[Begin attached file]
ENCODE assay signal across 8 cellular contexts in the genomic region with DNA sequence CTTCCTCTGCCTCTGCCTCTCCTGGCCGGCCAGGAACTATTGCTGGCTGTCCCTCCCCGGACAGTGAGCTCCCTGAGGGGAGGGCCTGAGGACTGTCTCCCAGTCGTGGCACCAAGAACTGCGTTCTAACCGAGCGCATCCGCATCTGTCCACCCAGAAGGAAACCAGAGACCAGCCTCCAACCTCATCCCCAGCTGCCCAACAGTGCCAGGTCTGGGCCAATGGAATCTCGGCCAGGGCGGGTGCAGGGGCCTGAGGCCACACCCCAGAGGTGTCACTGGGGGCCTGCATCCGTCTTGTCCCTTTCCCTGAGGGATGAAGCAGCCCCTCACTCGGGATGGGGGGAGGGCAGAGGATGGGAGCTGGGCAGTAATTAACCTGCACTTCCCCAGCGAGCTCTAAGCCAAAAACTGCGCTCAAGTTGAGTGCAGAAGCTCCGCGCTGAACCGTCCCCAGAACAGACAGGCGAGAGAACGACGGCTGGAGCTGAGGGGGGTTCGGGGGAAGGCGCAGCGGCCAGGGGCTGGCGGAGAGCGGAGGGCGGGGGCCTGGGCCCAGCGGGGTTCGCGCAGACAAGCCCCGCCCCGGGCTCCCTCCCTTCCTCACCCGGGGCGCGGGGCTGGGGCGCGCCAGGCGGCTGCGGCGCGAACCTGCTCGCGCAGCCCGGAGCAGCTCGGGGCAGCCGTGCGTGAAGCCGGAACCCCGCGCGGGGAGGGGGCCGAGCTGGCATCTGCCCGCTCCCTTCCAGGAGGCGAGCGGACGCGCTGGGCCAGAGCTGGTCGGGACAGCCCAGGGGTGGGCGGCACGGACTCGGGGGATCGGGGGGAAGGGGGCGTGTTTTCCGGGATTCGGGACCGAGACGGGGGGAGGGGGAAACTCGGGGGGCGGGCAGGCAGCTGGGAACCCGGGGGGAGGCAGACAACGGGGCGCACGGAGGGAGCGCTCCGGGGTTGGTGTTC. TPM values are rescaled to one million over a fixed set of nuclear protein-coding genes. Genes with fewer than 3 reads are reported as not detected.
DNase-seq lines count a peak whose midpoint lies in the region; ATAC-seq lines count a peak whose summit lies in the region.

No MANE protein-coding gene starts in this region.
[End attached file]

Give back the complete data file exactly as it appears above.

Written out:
ENCODE assay signal across 8 cellular contexts in the genomic region with DNA sequence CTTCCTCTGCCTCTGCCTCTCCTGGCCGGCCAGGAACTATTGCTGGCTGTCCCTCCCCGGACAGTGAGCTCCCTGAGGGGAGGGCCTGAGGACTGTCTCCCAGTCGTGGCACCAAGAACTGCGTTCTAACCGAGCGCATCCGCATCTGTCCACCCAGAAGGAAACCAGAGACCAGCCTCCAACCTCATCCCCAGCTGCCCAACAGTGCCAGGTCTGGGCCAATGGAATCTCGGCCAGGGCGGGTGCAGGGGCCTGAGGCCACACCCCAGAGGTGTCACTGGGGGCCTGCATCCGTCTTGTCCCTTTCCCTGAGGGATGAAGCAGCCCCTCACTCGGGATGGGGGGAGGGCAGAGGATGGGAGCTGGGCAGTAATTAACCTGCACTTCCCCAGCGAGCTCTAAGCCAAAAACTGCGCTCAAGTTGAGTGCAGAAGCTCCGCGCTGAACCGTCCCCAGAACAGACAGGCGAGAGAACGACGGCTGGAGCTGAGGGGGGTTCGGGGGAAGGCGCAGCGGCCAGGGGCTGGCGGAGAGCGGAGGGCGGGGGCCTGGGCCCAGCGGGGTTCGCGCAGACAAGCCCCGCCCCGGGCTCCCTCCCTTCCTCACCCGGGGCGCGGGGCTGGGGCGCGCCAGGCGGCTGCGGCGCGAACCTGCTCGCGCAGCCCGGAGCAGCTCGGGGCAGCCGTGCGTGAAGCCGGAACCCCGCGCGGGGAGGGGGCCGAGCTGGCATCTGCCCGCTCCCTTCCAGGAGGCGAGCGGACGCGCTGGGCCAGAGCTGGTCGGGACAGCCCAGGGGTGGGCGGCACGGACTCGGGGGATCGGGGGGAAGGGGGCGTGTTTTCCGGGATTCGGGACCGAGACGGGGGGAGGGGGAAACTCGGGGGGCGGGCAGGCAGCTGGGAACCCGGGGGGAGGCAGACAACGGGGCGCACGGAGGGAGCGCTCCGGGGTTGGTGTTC. TPM values are rescaled to one million over a fixed set of nuclear protein-coding genes. Genes with fewer than 3 reads are reported as not detected.
DNase-seq lines count a peak whose midpoint lies in the region; ATAC-seq lines count a peak whose summit lies in the region.

No MANE protein-coding gene starts in this region.